Revocable Trust vs Irrevocable Trust in the US
A trust could be the best option for individuals to transfer assets either or during their lifetime or after their passing. A trust is a separate legal entity created to hold certain assets, managed by the trustee. Families tend to rely on trusts for The purposes of estate planning – to plan estate taxes, avoid probate, and transfer wealth.
Revocable trusts also translate to living trusts. They are lifetime trusts that could be subjected to change or be revoked at any moment during the creator’s lifetime. The originator (or granter) of the trust, as a rule during their lifetime, also serves as a trustee and beneficiary.Advantages of a Revocable Trust:
- Allows for Asset Management During Periods of Disability:
- If the granter becomes incapacitated, the successor trustee can manage assets held by the trust.
- Streamlines Asset Management After-death:
- The successor trustees will have immediate access to assets held by the trust when the granter dies.
- Avoids Probate:
- Assets transferred during life avoid probate at death.
- Offers Privacy:
- The provisions mentioned in a revocable trust do not turn into a matter of public record during certification proceedings, unlike wills.
- Lack of Tax Savings:
- Despite the assets transferred being out of the granter’s probate estate, their value will be included in the granter’s taxable estate.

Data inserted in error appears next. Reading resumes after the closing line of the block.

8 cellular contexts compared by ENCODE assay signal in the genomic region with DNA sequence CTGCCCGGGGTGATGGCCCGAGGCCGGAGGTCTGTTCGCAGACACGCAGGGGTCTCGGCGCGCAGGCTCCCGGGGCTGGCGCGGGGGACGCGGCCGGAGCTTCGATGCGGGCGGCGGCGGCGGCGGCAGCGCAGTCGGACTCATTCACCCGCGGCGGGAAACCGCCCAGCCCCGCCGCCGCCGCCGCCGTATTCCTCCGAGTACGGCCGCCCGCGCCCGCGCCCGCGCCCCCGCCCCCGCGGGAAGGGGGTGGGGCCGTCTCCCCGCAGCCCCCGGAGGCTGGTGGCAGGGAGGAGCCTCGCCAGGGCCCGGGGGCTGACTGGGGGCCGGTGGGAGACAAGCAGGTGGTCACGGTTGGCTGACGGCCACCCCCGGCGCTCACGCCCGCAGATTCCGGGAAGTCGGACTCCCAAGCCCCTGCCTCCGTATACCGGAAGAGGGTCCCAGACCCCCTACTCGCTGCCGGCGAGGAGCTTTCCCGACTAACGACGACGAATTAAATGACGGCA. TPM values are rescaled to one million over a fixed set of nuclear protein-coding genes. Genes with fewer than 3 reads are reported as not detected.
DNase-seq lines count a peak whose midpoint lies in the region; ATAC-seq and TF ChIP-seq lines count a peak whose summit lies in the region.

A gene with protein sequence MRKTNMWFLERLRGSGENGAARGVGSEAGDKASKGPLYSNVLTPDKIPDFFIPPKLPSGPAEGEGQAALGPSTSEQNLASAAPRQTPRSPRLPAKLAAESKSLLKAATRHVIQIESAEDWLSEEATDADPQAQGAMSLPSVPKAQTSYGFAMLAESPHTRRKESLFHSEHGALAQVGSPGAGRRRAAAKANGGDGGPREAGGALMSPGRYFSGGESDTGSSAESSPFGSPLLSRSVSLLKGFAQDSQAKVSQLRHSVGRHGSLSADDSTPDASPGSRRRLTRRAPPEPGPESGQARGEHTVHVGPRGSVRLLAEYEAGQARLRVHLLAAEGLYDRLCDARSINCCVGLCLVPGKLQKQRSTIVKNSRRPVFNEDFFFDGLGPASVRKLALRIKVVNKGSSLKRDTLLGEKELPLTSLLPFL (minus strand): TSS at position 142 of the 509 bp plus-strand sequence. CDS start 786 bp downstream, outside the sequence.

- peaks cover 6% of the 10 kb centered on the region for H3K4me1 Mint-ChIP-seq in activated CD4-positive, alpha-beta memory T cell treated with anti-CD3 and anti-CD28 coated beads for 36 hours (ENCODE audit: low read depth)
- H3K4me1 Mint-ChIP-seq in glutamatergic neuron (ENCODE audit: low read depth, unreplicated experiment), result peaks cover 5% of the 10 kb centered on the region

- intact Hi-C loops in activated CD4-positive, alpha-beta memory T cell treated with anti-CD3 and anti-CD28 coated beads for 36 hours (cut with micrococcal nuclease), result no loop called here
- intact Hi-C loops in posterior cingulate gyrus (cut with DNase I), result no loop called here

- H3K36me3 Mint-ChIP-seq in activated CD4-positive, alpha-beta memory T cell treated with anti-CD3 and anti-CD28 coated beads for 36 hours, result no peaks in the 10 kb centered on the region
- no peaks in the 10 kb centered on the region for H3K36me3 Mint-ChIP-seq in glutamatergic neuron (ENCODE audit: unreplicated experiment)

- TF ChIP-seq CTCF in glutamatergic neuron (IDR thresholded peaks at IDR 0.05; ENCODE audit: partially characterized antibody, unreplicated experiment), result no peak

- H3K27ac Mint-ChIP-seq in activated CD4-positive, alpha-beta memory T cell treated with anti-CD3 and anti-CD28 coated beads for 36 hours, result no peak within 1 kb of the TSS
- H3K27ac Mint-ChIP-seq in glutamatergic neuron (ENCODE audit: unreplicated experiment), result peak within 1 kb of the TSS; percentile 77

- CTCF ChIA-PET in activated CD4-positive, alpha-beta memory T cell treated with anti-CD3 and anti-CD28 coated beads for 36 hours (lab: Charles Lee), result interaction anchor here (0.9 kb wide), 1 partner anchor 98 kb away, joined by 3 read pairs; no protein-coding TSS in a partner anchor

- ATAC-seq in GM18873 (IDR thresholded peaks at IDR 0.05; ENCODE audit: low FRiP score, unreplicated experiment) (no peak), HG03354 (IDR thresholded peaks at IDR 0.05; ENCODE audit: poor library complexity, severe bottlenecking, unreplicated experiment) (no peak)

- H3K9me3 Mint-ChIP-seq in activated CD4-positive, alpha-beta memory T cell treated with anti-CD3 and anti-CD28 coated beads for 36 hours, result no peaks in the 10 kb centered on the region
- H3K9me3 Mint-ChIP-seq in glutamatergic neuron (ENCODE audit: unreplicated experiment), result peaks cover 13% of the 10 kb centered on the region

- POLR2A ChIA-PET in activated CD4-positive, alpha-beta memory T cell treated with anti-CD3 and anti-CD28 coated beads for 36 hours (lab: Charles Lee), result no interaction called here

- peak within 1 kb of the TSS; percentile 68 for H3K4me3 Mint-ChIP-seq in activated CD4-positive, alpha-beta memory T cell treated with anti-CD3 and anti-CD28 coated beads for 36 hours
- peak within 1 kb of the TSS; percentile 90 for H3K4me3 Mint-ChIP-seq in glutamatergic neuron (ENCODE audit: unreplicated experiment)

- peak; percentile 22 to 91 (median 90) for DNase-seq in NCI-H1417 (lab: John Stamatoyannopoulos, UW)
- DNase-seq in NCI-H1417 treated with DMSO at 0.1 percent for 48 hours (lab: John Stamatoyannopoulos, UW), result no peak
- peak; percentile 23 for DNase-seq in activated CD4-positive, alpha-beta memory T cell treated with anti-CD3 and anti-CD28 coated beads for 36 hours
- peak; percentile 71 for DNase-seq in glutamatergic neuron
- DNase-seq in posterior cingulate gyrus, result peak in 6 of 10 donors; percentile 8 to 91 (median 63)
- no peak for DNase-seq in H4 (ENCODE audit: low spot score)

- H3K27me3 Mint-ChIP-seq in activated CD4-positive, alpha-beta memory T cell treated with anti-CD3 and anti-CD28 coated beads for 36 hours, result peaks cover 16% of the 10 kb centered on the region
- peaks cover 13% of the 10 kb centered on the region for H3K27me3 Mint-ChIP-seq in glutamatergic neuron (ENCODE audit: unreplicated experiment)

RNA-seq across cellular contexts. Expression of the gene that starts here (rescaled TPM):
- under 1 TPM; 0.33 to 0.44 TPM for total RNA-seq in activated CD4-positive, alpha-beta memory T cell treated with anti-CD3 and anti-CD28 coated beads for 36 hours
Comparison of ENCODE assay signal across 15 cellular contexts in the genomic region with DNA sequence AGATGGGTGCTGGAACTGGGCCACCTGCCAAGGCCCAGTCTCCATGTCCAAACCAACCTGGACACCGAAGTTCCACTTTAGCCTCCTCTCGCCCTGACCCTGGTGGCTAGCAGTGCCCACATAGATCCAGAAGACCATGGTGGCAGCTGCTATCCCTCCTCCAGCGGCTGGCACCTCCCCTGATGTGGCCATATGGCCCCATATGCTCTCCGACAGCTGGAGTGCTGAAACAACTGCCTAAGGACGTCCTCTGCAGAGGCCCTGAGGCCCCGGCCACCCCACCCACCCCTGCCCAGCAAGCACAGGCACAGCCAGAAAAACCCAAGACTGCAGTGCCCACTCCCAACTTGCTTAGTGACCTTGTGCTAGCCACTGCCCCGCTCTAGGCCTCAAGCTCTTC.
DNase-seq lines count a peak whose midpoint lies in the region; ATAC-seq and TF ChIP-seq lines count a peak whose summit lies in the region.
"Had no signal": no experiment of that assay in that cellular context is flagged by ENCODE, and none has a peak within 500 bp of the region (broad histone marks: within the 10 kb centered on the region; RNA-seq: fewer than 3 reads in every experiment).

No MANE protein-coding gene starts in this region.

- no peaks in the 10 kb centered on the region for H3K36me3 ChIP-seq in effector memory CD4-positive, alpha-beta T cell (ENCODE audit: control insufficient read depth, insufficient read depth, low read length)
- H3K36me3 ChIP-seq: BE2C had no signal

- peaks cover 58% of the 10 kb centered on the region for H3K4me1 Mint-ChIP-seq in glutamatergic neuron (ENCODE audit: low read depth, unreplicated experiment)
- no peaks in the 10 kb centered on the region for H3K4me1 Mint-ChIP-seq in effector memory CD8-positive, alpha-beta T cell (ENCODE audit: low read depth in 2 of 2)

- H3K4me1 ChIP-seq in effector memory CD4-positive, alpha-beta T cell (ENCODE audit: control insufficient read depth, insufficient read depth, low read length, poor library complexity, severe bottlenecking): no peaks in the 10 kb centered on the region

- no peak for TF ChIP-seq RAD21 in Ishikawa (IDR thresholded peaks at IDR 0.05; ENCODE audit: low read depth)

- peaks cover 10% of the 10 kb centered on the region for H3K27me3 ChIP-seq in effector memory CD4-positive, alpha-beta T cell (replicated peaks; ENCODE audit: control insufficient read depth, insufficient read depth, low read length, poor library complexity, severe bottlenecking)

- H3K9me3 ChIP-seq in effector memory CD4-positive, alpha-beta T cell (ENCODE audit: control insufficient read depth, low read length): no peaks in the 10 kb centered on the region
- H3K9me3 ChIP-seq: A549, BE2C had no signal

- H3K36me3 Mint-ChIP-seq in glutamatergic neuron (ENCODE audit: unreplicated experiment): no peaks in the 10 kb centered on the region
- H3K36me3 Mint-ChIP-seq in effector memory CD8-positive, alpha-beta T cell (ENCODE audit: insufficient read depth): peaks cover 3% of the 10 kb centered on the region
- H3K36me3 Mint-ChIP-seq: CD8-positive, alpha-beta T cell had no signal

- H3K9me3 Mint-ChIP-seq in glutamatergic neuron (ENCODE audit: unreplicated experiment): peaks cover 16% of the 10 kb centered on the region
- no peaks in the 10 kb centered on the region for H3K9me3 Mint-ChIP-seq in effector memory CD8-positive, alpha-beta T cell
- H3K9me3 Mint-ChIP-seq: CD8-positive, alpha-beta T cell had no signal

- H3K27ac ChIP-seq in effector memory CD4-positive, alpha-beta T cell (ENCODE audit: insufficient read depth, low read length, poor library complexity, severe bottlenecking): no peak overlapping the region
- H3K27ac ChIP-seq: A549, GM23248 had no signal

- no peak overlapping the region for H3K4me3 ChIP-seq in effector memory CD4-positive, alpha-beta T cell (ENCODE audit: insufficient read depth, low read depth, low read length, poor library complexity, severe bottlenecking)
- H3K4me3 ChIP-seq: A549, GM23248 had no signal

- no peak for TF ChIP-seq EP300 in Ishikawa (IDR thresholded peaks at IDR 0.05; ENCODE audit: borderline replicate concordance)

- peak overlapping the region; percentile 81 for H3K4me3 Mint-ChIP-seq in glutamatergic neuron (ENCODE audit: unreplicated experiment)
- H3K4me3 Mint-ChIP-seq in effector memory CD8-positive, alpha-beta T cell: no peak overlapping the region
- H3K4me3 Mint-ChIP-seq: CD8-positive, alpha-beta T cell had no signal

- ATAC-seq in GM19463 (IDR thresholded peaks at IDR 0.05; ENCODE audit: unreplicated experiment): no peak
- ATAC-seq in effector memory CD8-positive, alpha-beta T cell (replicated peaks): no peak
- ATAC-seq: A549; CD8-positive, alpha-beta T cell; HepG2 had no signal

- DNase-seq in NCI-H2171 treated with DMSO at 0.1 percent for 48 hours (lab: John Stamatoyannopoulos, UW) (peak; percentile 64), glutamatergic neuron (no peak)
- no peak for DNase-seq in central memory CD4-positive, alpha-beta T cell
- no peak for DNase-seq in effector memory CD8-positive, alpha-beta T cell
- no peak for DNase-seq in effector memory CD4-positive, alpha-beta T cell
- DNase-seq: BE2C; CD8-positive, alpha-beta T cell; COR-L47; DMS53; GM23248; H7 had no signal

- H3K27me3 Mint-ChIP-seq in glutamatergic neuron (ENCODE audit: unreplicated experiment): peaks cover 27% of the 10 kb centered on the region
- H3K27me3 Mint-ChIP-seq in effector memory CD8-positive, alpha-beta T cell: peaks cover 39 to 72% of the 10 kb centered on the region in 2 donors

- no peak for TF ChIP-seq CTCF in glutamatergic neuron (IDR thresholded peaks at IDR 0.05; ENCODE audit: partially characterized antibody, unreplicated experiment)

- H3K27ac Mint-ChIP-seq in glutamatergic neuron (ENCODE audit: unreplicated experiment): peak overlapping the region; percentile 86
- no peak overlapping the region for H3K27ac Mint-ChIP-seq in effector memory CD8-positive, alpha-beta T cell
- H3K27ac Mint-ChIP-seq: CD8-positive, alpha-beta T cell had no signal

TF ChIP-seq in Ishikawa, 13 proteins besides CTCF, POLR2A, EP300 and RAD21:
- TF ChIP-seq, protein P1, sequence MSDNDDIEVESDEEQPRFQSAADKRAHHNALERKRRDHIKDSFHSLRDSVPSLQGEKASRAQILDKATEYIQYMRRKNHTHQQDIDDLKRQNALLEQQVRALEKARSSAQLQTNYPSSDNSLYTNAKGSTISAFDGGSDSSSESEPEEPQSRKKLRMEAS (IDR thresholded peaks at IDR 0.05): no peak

- Lack of Asset Protection:
- Since the granter retains the power to revoke the trust, the trust assets are not protected from the claims of any potential creditors of the granter.
An irrevocable trust cannot be revised, changed, or adjusted like in the case of revocable trusts.Advantages of an Irrevocable Trust:
- Minimizes Estate Taxes:
- Property moved to trust, if treated as a completed gift for federal gift tax purposes, is not included in the granter’s taxable estate at death.
- Provides Asset Protection:
- For professions prone to lawsuits, this can prove handy, as trusts tend to provide protection from creditors of the granter.
- Protects Assets from Misuse:
- To regulate the misuse of the trust’s assets by beneficiaries, a granter is allowed to modify the terms of the distribution and withhold said assets.
- Complicated Setup:
- Can be complex and expensive to set up.
- Offers Less Flexibility:
- Typically, terms are not flexible and cannot be changed without permission from the granter’s beneficiaries.